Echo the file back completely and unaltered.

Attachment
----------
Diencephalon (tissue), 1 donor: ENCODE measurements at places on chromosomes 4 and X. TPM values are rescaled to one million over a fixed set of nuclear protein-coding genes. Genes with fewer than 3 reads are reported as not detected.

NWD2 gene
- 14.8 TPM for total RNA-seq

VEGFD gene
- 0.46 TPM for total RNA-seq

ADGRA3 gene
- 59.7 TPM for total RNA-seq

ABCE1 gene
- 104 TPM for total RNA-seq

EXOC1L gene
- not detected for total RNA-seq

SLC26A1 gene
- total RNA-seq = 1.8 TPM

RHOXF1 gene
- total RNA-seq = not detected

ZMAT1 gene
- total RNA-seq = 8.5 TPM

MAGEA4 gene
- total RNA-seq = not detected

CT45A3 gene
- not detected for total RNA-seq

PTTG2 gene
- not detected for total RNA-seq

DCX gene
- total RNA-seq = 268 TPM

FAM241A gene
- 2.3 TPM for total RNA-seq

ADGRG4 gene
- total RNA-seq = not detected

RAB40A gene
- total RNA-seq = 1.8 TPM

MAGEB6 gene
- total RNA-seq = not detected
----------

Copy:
Diencephalon (tissue), 1 donor: ENCODE measurements at places on chromosomes 4 and X. TPM values are rescaled to one million over a fixed set of nuclear protein-coding genes. Genes with fewer than 3 reads are reported as not detected.

NWD2 gene
- 14.8 TPM for total RNA-seq

VEGFD gene
- 0.46 TPM for total RNA-seq

ADGRA3 gene
- 59.7 TPM for total RNA-seq

ABCE1 gene
- 104 TPM for total RNA-seq

EXOC1L gene
- not detected for total RNA-seq

SLC26A1 gene
- total RNA-seq = 1.8 TPM

RHOXF1 gene
- total RNA-seq = not detected

ZMAT1 gene
- total RNA-seq = 8.5 TPM

MAGEA4 gene
- total RNA-seq = not detected

CT45A3 gene
- not detected for total RNA-seq

PTTG2 gene
- not detected for total RNA-seq

DCX gene
- total RNA-seq = 268 TPM

FAM241A gene
- 2.3 TPM for total RNA-seq

ADGRG4 gene
- total RNA-seq = not detected

RAB40A gene
- total RNA-seq = 1.8 TPM

MAGEB6 gene
- total RNA-seq = not detected